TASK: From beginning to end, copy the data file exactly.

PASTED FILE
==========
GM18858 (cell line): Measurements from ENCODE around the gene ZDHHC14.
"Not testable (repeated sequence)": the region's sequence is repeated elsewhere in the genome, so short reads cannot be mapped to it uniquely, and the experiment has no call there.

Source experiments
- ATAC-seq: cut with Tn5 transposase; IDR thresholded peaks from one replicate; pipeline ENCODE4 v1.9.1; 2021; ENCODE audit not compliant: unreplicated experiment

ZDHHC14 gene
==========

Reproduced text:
GM18858 (cell line): Measurements from ENCODE around the gene ZDHHC14.
"Not testable (repeated sequence)": the region's sequence is repeated elsewhere in the genome, so short reads cannot be mapped to it uniquely, and the experiment has no call there.

Source experiments
- ATAC-seq: cut with Tn5 transposase; IDR thresholded peaks from one replicate; pipeline ENCODE4 v1.9.1; 2021; ENCODE audit not compliant: unreplicated experiment

ZDHHC14 gene